(adsbygoogle = window.adsbygoogle || []).push({}); 1. The problem statement, all variables and given/known data

For [tex]u(x,y)=e^{-y}(x\sin(x)+y\cos(x))[/tex] find a harmonic conjugate [tex]v(x,y)[/tex] and express the analytic function [tex]f=u +iv[/tex] as a function of z alone (where [tex]z=x+iy[/tex]0

2. Relevant equations

The Cauchy Riemann equations [tex]u_x=v_y[/tex] and [tex]u_y=-v_x[/tex]

and possibly:

[tex]sin(x) = \frac{e^{ix}-e^{-ix}}{2i}[/tex]

[tex]cos(x) = \frac{e^{ix}+e^{-ix}}{2}[/tex]

3. The attempt at a solution

I've been toying around with algebra and I've been able to reduce up to [tex]u=\frac {e^{-y+ix}(y-ix)+e^{-y-ix}(y+ix)}{2}[/tex] but I can't get past here. I have also noted that if I divide by i, u(x,y) becomes u(y,-x) so I can replace these variables and I have [tex] u/i = e^{x}(y\sin(y)-x\cos(y)[/tex] which is, as someone on another forum pointed out, the real part of [tex]-ze^{z}[/tex]. So I suppose I could write [tex]f=Re(-ze^{iz})i + iv[/tex] no?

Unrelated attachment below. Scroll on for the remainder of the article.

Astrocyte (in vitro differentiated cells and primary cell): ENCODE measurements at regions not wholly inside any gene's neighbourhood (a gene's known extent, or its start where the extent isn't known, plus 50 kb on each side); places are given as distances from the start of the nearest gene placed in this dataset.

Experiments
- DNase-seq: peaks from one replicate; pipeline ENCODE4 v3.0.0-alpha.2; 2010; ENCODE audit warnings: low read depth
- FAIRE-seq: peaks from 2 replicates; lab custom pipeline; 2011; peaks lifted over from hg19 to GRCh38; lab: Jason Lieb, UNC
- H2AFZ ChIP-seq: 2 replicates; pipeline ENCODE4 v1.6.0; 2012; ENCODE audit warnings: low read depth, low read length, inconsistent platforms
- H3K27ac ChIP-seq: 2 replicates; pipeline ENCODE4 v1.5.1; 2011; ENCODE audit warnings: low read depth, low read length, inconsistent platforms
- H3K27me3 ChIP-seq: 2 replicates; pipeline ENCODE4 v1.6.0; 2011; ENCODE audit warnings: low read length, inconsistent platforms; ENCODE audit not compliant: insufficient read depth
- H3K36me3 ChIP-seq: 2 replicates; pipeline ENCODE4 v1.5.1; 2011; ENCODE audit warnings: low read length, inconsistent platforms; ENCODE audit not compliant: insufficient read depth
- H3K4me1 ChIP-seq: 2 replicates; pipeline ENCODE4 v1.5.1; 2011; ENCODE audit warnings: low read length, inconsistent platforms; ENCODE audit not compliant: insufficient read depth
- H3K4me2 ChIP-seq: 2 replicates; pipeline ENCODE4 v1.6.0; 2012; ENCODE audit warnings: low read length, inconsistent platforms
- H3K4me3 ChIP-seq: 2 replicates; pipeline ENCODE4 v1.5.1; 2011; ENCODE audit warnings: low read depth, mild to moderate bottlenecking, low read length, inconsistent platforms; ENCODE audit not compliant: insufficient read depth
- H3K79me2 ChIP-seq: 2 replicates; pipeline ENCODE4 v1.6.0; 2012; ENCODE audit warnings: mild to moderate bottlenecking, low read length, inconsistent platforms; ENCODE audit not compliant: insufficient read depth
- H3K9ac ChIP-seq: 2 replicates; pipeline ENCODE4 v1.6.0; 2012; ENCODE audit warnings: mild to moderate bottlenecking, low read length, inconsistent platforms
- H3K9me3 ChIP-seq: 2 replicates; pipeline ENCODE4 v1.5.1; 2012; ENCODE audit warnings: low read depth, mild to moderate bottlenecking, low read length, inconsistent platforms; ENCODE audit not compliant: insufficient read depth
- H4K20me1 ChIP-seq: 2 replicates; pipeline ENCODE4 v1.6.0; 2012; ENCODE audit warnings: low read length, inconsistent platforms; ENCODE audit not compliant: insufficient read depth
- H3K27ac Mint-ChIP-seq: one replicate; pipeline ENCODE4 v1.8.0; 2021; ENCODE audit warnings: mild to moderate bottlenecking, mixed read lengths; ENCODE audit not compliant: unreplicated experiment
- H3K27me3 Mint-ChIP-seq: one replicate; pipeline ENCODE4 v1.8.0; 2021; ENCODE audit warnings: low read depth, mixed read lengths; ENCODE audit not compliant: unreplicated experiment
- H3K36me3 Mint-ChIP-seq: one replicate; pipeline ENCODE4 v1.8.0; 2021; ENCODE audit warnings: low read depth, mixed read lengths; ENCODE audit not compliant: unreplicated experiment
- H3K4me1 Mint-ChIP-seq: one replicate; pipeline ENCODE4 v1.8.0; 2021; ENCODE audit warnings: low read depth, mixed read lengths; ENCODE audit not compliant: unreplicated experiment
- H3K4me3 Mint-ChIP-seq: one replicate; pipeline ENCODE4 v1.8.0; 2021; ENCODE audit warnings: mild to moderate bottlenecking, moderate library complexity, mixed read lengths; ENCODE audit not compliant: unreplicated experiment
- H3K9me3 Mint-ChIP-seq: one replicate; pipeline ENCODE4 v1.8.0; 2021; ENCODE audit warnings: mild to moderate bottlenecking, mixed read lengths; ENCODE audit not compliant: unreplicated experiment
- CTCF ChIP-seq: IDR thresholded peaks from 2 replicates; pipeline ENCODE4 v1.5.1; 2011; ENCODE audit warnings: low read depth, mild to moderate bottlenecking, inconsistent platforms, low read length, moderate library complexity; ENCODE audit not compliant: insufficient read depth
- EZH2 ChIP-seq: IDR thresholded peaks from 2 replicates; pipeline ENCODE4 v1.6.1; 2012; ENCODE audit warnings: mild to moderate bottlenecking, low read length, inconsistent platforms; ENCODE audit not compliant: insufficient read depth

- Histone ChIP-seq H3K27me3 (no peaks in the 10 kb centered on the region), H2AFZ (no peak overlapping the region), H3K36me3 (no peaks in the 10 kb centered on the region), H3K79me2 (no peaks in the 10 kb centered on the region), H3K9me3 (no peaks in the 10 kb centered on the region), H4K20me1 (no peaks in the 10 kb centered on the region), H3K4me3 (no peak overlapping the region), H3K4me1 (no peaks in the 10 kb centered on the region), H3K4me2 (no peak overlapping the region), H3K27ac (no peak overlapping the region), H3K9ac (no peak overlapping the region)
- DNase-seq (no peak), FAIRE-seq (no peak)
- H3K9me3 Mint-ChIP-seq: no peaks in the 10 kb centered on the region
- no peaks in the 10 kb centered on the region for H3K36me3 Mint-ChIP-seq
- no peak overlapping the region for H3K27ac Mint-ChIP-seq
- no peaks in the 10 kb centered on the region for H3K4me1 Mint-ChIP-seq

But how should I go about finding v? I am familiar with the straightforward procedure of finding u_x, integrating w.r.t v, then finding v_x and setting it equal to u_y... but I can't seem to simplify u to the point of easy differentiation. I don't know if I should just try to brute force it, or if that's even possible. It seems like u should simplify more.

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# Homework Help: Complex Analysis: Harmonic Conjugates

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